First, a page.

Scam Alert – Woman Going Door to Door Looking for Donations for a “Deceased Neighbor”

by Prince Of Petworth September 11, 2013 at 11:00 am 16 Comments

Photo by PoPville flickr user Nikoo’s Photos

“Dear PoPville,

I happened to read about this scam on Frozen Tropics the other day. Then tonight this woman showed up at my house in Brookland (2900 block of 10th St NE). So she’s certainly not sticking to the H St. area. Same description (She is an African American women, probably in her forties or fifties. She is around 5′ to 5′ 3″. She had her hair braided and pulled back into a ponytail. She wasn’t wearing glasses or any makeup) and a similar story, but this time it was someone who had lived on my block, but had been killed at the Family Dollar. Since I had just read the FT post, I simply told her no, but I wanted to send word your way since she’s apparently not isolated to the H St area anymore and may be headed elsewhere in the city.”

  • Anonymous

    I knew my neighborhood had finally improved when I no longer got visitors like this.

    • bmoredc

      I’ve run into cons like this everywhere, from sketchy urban neighborhoods to some of the nicest suburbs. Scammers will go wherever they think there might be easy marks. OK, in the tony ‘burbs, they probably don’t use that “neighbor killed at Family Dollar” hook, but still, I’ve heard all the alternatives: people collecting money for a mentoring program, a sports team, police/fire widows, a kid with a heartbreaking terminal disease, and of course the old standard “somebody stole my wallet and I’m stranded and need $X to get a bus/cab/whatever home.” My favorite part of that last one is that I’ve had more than a few grifters who were clearly banking on suburbanites being clueless about public transportation, with lines like “I need $5 for bus fare.” (Nice try when bus fare is $1.60.)

      • Yeah – a “stranded” scammer was knocking on doors in CH 2 nights ago. Worst part was that his loud knocking scared the lap-dozing kitties into clawing alarm. I was especially merciless when I answered the door with blood dripping down my legs.

      • Anonymous

        Yeah, my grandma’s had scammers like this come to her door before and she lives out in the ‘burbs. Though the scammer then was pretending to be an exterminator. Even brought in his own bugs to show people they had an infestation! She called the police and the guy got arrested. It was ridiculous…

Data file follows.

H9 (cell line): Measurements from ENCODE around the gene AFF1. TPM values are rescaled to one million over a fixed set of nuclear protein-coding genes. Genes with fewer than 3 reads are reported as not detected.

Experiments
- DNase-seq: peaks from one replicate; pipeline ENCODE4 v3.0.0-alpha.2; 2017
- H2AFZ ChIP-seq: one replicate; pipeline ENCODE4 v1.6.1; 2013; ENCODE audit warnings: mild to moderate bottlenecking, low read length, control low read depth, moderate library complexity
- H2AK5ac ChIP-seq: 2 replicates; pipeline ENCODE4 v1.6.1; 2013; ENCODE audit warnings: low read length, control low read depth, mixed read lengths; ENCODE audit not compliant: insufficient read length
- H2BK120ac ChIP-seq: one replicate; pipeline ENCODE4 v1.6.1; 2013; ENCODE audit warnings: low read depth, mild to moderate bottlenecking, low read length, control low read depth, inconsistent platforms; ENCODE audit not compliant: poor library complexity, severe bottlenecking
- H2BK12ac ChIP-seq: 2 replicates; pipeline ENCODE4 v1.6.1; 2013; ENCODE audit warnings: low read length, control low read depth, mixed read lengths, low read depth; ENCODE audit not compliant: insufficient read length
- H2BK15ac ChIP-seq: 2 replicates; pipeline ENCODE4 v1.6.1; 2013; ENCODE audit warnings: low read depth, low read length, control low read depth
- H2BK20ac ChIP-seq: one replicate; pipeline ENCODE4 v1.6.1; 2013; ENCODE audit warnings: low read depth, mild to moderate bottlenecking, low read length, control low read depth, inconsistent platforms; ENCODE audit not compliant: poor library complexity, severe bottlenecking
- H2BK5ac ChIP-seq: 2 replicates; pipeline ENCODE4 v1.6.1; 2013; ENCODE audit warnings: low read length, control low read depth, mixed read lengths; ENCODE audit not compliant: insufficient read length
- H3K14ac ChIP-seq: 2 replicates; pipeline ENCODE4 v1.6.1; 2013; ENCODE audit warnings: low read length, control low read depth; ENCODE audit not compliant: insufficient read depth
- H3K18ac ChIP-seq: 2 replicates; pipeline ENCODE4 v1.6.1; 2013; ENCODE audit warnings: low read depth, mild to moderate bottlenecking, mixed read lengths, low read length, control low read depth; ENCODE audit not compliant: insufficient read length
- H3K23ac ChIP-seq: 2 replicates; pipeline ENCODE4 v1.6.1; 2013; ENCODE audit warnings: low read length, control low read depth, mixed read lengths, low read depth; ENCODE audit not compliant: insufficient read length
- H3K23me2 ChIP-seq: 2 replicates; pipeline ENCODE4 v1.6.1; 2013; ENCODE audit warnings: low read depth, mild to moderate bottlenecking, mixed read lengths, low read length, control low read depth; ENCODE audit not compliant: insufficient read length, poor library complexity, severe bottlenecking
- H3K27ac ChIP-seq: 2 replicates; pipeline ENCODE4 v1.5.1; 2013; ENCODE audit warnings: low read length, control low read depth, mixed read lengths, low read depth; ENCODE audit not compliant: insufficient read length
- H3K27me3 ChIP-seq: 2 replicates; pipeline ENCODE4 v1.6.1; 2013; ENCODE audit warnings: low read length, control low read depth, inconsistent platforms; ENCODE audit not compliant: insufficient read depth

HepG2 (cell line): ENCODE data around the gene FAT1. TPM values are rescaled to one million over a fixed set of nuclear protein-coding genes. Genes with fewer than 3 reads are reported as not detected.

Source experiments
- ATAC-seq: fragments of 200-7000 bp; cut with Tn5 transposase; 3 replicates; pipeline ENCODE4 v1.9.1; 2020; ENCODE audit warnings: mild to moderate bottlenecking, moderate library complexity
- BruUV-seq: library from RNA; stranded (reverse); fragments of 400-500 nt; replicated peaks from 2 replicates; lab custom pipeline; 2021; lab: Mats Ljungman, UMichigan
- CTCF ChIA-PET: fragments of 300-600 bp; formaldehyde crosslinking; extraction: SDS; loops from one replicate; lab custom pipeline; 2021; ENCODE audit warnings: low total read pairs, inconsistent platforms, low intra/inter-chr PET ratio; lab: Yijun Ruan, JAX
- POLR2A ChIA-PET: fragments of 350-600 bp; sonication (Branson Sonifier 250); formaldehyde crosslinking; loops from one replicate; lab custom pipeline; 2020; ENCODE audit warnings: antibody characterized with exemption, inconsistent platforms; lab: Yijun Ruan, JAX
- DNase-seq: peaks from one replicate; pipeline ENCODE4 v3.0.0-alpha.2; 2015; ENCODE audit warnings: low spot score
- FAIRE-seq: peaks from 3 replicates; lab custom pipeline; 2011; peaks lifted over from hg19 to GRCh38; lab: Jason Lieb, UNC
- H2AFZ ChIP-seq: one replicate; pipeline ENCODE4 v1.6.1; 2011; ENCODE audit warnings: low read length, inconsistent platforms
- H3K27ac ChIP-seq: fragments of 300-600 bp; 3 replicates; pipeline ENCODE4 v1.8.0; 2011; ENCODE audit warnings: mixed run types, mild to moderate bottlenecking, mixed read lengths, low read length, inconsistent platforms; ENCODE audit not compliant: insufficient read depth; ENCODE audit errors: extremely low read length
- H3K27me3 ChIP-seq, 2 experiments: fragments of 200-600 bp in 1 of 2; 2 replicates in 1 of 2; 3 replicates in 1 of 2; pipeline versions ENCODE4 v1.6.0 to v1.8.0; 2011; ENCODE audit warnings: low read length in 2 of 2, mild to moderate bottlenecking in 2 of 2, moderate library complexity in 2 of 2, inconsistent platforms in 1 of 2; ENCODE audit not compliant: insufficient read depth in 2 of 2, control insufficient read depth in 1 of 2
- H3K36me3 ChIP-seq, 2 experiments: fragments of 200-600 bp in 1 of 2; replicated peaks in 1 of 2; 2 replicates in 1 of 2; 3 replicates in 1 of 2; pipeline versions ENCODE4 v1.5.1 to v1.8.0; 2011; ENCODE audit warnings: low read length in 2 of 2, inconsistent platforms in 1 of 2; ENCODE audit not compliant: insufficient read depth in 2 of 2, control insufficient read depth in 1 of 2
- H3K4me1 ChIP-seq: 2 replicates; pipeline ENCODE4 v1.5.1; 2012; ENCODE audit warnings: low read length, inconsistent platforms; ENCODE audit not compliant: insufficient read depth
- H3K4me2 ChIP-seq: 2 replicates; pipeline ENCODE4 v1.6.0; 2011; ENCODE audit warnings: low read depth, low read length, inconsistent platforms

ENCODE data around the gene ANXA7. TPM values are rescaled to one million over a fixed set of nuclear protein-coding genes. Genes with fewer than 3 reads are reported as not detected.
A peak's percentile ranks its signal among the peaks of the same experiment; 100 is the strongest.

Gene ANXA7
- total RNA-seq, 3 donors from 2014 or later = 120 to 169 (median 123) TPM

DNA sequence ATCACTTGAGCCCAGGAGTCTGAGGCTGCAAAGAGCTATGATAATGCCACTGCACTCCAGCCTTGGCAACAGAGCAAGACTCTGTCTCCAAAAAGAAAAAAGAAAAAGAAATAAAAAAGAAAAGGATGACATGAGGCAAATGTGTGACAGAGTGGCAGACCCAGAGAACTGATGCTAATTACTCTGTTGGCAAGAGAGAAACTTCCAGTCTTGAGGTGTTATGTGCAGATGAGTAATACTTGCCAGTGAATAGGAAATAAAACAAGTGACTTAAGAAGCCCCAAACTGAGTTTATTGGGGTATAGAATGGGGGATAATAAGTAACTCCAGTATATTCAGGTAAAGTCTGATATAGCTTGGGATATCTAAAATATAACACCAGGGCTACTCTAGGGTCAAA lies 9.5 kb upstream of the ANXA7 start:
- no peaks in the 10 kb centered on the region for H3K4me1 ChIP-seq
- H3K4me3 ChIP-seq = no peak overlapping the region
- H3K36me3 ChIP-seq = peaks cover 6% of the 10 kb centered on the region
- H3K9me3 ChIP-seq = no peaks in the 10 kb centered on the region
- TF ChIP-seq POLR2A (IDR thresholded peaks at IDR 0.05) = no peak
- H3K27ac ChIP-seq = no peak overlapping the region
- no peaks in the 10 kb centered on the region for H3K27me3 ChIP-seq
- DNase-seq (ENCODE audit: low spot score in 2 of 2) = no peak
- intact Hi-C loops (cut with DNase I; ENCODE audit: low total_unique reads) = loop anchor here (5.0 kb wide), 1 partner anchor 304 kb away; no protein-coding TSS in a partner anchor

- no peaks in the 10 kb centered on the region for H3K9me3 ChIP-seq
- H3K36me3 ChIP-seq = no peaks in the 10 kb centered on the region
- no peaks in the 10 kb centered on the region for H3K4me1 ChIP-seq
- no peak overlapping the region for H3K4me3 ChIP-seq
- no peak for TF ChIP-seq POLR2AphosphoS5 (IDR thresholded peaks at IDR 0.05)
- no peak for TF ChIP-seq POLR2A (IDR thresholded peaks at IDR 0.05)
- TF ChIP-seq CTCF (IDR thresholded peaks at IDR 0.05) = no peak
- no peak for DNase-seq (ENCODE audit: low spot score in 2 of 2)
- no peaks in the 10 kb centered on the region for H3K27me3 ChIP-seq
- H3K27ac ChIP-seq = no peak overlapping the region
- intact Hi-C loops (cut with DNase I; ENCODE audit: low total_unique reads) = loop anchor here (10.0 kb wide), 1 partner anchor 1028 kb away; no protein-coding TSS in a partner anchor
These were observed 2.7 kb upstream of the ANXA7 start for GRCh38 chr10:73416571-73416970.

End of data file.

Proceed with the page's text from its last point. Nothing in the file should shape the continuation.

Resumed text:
• Anonymous

    Oh she is working alright. There is a sucker born every minute and it is hard work sometimes weeding those suckers out. I mean she has to walk door to door in this oppressive heat, while I am in this cushy air-conditioned cubicle. My hat goes off to her.

  • zenalex

    Seems totally legit.

    • Anonymous

      : )

  • Riky

    Came last year in Columbia Heights as well.

  • Anonymous

    Is there a reportable crime here? If so, you could stall her long enough to get the police there maybe?

    • overonhst

      It’s not against the law to knock on someone’s door. I’ve had kids come to my house to sell tea, collect for sports events, etc. Whether or not it’s legit or not, I am much more likely to give a kid $8 for a box of bag tea than I am an adult who says they are collecting money for X. Or don’t answer the door. That’s what I do.

      • Anonymous

        Actually, it IS against the law to collect money for a false cause. it’s called fraud. the police are very interested in this woman’s activity. if you see her, call the po-po and shut her down. she could be cheating old people out of money!

      • Anonymous

        It’s called theft by trick. Call 911.

  • Now that it’s fall, the gutter-cleaning scammers will be out as well. Will knock on your door holding something they found clogging your gutter while they were working on your neighbor’s roof. For $30/40/50 he’ll clean yours out while he’s up there. He came to our door twice in a month last year.

  • Anonymous

    We actually do this on my block. Obviously never give money to someone you don’t know but if you are new to the neighborhood don’t automatically assume that it’s a scam. It seems to be a common ritual in my community.

    • saf

      It is very common in the black community. On my block, Betty Jean is the designated person to collect these days (so many of our little old ladies are gone now. She used to share the job with Ms Culpepper, Ms Peoples, and Ms Mary.)

      Also, she only goes to the older folks now. Too many of the new folks haven’t been interested in meeting the neighbors, and of course it wouldn’t be right to try to collect from people who don’t know the families.

    • KMB

      Yeah, there are a few legit ones, but it’s hard to know which. Some men (who are allegedly from a local church) come by my neighborhood a few times a year and offer to do light gardening/sweeping up leaves/clearing of spiderwebs (I’m in an English basement, so leaves gather in the area near my door) for a donation. It may be a scam in that they’re not actually from a church, but they do the work. One reason I trusted them is because they did the work after I told them I would give a donation (I gave $10 and I am lazy, so it was worth it have someone clear the leaves), but before I actually handed over the money.


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